Supervising a novice?

Subject: Supervising a novice?
From: Geoff Hart <Geoff-h -at- MTL -dot- FERIC -dot- CA>
Date: Wed, 26 May 1999 08:40:20 -0400

Michele Marques has <<...never supervised a technical
writer, and am looking for advice (other than "don't do it") for
supervising an extreme novice.>>

Without knowing the newcomer, it's pretty hard to come up
with specific advice other than "be flexible and adapt your
approach to the specific person's needs". Probably the best
initial approach would be to start by working very closely
with the person to get a feel for her skills, then gradually relax
your supervision as she gets up to speed; even if this takes a
while, you'll want to relax a bit anyway so you don't smother
her. Start by developing a large-scale outlines for the overall
project, then smaller-scale outlines for each individual phase
of the project; in effect, you're coming to an agreement on the
overall deliverables. Do this well before you actually turn the
writer loose to begin writing, since planning is crucial,
particularly with novices. Resist the temptation to do all the
work for her; lead her to finding her own answers rather than
simply providing the answers. (This is both more effective as
a teaching strategy and more likely to get her up to speed fast
enough to take the pressure off you.)

As you work together, you'll begin to get a feel for how
organized the person is and how they think. If you're
confident that they're working up to (or even beyond--that
happens!) your standards, you can progressively relax your
supervision as she begins the actual writing. If not, then you
know you'll have to work with her much more intensively
throughout the project; some people are lousy at "the big
picture", but do a good job on the actual writing; some are the
opposite. Make sure you intensively review the person's first
_small_ writing project; not only does this give you an idea of
what problems to expect, if any, but it also lets you teach
your house style as you go (e.g., "that works, but here's how
you can do it beter based on our specific audience analysis
and usability testing"). This is based on incremental
improvement: any mistake you correct at the beginning won't
have to be corrected repeatedly for all subsequent phases.
You'll gradually get a feel for how good this person is: the
better the writer, the sooner you can move away from
"looking over your shoulder" supervision to peer review and
collaboration.

That's obviously the ideal situation; you may actually end up
with a writer who simply can't be taught to write, and then
you'll have to come up with other coping strategies. Drop us a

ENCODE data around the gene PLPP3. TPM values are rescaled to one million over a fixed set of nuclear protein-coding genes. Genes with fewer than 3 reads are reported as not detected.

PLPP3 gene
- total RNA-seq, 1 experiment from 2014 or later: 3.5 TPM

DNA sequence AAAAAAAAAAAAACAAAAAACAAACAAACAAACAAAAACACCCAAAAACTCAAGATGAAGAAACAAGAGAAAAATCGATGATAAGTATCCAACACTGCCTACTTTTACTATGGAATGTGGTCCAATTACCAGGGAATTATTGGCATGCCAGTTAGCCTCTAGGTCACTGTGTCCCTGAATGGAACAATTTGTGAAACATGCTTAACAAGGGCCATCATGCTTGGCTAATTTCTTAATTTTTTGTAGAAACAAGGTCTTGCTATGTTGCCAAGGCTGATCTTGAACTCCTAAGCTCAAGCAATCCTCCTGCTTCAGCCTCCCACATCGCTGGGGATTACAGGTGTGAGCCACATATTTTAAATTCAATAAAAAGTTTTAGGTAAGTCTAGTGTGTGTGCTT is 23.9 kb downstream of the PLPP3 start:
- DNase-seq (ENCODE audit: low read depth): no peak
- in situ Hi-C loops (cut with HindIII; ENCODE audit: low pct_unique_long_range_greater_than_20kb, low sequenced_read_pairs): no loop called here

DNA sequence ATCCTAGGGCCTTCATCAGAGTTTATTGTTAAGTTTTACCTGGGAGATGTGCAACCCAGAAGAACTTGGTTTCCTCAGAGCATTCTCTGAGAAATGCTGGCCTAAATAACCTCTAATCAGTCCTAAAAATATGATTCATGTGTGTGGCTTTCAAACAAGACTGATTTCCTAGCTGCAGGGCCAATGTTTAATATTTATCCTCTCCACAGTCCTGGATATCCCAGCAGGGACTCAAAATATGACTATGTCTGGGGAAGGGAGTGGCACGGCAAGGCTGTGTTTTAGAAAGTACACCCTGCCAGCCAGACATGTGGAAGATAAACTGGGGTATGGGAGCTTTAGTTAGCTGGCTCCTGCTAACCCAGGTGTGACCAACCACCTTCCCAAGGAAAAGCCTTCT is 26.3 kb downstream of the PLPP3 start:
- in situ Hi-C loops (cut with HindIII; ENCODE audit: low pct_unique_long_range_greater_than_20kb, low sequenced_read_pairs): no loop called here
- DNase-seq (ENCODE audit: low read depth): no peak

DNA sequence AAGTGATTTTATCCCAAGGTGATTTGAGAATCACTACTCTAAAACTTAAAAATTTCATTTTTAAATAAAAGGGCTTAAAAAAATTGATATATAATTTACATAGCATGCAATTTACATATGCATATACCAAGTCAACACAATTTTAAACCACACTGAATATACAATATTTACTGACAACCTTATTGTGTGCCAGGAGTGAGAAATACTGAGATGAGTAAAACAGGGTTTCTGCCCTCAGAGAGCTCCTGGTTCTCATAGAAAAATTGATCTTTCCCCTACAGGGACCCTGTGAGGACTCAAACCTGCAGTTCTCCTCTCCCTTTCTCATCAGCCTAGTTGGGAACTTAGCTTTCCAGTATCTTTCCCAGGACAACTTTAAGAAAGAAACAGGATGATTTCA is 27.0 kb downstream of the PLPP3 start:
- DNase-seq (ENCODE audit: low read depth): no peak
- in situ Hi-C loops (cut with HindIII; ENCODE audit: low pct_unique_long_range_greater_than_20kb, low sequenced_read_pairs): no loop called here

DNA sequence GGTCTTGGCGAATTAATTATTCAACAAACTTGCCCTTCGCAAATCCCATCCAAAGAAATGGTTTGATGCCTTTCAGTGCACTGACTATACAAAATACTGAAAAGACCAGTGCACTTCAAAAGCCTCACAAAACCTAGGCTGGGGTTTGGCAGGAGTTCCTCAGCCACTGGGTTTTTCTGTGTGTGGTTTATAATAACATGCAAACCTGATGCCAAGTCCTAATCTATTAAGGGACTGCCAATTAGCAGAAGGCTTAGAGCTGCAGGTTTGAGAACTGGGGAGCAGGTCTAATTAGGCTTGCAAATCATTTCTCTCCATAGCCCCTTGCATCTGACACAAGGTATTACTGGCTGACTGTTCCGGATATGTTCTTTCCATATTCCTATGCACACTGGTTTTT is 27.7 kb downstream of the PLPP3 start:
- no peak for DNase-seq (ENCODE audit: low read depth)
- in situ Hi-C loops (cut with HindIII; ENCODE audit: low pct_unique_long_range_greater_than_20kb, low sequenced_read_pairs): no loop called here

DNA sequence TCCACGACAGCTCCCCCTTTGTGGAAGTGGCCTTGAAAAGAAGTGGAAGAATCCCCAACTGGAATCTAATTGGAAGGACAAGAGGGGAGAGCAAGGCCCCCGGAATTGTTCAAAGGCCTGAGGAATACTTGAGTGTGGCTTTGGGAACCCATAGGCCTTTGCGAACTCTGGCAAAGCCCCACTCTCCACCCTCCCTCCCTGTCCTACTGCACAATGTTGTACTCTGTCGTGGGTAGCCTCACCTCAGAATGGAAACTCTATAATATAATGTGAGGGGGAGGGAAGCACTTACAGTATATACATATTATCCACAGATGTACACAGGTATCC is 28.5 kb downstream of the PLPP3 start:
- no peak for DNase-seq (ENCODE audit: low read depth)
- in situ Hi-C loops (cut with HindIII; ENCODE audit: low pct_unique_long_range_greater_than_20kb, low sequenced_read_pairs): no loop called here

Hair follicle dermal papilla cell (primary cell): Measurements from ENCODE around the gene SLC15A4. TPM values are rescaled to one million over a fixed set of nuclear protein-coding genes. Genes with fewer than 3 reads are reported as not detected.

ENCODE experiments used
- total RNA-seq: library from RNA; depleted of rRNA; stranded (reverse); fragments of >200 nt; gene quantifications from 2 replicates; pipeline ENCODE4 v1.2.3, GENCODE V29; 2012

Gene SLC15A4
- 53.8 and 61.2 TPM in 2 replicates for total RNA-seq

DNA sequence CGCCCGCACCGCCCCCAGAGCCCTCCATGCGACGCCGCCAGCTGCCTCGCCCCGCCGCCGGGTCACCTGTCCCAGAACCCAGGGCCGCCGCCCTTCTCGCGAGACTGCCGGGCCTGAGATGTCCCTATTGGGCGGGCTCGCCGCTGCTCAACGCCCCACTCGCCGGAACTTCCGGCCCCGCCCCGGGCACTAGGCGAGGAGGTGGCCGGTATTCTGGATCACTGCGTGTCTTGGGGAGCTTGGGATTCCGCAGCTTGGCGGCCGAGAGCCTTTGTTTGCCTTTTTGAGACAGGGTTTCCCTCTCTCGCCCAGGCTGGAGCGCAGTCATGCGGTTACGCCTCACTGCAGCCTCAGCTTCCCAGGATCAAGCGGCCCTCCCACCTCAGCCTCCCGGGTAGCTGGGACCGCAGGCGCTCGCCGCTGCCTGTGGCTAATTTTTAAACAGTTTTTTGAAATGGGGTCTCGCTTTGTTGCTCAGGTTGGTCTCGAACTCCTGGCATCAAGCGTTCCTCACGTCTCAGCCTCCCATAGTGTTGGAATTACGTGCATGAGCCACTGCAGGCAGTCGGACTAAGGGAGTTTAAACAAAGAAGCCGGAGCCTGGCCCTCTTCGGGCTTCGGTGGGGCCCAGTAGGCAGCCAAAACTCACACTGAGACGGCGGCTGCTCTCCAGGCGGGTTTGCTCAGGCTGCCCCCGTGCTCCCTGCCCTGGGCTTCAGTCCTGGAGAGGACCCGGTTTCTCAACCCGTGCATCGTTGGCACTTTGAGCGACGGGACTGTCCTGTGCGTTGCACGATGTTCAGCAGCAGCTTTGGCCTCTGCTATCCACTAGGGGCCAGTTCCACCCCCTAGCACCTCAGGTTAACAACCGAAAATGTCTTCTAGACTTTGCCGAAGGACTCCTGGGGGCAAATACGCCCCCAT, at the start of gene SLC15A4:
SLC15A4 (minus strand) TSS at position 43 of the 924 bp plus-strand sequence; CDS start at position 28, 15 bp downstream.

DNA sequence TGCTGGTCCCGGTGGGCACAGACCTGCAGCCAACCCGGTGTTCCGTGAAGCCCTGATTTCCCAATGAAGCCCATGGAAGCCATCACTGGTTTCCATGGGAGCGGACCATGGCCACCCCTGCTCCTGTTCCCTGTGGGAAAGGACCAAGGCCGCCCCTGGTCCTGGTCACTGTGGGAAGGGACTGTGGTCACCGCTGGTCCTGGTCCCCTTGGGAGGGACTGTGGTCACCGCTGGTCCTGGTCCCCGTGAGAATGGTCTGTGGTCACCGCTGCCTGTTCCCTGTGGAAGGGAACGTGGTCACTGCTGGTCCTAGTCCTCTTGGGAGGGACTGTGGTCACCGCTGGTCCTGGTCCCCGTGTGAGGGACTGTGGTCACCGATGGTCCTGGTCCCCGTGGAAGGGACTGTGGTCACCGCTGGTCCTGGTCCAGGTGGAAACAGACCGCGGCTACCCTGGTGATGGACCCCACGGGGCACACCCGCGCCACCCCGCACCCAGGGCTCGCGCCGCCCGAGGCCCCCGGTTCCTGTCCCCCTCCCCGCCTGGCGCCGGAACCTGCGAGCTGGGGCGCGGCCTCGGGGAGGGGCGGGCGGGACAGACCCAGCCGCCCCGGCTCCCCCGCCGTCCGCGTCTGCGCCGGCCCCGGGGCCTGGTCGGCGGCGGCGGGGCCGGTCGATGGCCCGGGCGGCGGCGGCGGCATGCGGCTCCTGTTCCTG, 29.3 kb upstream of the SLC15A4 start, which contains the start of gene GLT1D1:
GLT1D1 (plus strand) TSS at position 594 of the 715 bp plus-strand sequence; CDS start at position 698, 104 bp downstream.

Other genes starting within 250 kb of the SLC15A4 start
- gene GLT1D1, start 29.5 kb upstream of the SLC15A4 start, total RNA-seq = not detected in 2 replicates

line with details if that's the case. (Hope we don't hear from
you! <g>)

<<I am throwing her at the mercy of the programmer to learn
about the product itself.>>

Not usually the best idea, unless you've got an unusually
patient and cooperative SME. You should spend some time
investigating the writer's interpersonal skills, and provide tips
on how to work with the specific programmer involved in this
project (e.g., "don't send Jean notes, he never reads them;
arrange an appointment no earlier than 9 so he has time to
absorb his coffee"). And warn "Jean" that he'll be working
with a newbie and should expect the need for additional
patience at first. You may have to arbitrate between them
initially--but don't get caught in the trap of patronizing either
of them; they're both adults and should be able to work things
out alone once you've made the initial introduction. Make
sure your new writer understands that it's better to come to
you immediately with a tough problem rather than struggling
futilely and making the situation really bad; that probably
won't happen, but it's remarkably reassuring to know you've
got someone who won't spit on you for reporting a problem.

<<I have ForeHelp Premiere and will be assigning her to
work through the tutorial (to learn about the basics of
building help files or even what goes into help files).>>

I don't know what their tutorial is like, but tutorials typically
explain how to use the tool, not why you'd want to use it or
what to do once you know how to use it. Find out whether
your writer has had any training in online help; if not, turn her
loose on a good practical book such as Deaton and Zuback's
"Designing Windows 95 help"; other listmembers can
propose more recent references, since I believe this one is
now out of print. Any of William Horton's books are helpful
reading, though more general/theoretical than practical.


--Geoff Hart @8^{)} Pointe-Claire, Quebec
geoff-h -at- mtl -dot- feric -dot- ca

"If pro is opposite of con, then what is the opposite of progress?"--Anon. (possibly Richard Lederer
)

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